Before long, Kate, Michael, and Emma are on a journey to dangerous and secret corners of the world...a journey of allies and enemies, of magic and mayhem. And - if an ancient prophesy is correct - what they do can change history, and it is up to them to set things right.
The Emerald Atlas brims with humor and action as it charts Kate, Michael, and Emma's extraordinary adventures through an unforgettable, enchanted world.
©2011 John Stephens (P)2011 Listening Library
Great to listen to, easy to follow and entertaining. I could pick up the story line every time I came back to this book all in all an enjoyable performance. Thrilling but not scary.
He's excellent. The different character's voices were a bit grating at times. Gotta be in the mood, I guess.
I've already seen Harry Potter and this seems to be a Harry Potter wannabe book.
If this is primarily a children's book, I'd be a bit concerned about evil characters telling children, things to the effect: I'm going to make you watch me torture and kill your siblings/parents/friends. I didn't care enough about the characters to feel emotionally connected or concerned. Maybe I am weird, but no, I didn't like it.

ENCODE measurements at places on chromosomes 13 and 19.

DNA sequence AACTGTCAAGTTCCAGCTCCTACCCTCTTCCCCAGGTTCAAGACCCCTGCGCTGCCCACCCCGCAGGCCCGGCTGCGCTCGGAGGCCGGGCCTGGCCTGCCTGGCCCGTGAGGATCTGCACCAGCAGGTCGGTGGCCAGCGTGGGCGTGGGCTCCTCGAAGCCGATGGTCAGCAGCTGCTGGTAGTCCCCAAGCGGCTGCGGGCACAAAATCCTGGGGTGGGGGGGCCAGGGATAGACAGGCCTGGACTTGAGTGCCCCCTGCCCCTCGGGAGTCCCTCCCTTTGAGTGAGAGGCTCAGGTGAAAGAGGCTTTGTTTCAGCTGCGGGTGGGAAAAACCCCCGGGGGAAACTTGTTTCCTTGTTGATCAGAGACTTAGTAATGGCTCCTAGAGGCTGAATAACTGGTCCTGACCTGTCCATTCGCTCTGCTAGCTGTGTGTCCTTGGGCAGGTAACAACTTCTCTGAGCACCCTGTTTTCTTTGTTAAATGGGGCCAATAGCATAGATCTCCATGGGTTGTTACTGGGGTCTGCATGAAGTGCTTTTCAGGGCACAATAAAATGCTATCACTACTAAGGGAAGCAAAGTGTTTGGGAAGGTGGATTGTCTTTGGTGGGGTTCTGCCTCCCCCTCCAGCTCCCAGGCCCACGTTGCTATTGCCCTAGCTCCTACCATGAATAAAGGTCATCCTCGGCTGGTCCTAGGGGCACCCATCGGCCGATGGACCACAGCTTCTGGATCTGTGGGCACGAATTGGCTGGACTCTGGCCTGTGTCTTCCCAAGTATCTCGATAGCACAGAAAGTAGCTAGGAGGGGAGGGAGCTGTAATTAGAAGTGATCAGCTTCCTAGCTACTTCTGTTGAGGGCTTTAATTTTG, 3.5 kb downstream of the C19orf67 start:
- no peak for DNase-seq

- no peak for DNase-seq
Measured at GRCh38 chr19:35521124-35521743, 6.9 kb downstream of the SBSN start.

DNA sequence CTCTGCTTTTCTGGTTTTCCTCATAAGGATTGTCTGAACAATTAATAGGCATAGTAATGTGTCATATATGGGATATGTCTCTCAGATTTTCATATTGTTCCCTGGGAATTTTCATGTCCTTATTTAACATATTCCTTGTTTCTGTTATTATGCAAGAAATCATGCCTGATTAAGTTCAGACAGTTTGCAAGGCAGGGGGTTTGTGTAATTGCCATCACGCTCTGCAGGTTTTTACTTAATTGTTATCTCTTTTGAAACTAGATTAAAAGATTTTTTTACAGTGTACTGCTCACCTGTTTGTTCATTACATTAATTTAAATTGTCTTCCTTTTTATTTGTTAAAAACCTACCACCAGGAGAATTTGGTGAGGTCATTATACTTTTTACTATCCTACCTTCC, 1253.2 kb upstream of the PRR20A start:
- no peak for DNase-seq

My favorite part of this trilogy is the narration and the cleverness of the writing. There are lots of "jibs" and "jabs" back and forth between characters and I really appreciate the underlying sense of humor. This is a great Trilogy for kids and adults. It's roughly "Harry Potter" level material without quite as much dark evil. I really enjoyed this series and the first book was particularly cute.
Jim Dale is my favorite narrator. I listened to all the Harry Potter books and fell in love with Mr. Dale's masterful rendition of the books. The Emerald Atlas seemed like a rip-off of J. K. Rowling's fantastic books. Very disappointing.
Overall loved the story and the character development. I'm a 52 yrs old fart and was still able to enjoy the story. Just goes to show you, with the right attitude we all can all stay young at heart!!! I will listen to the next two books too!!!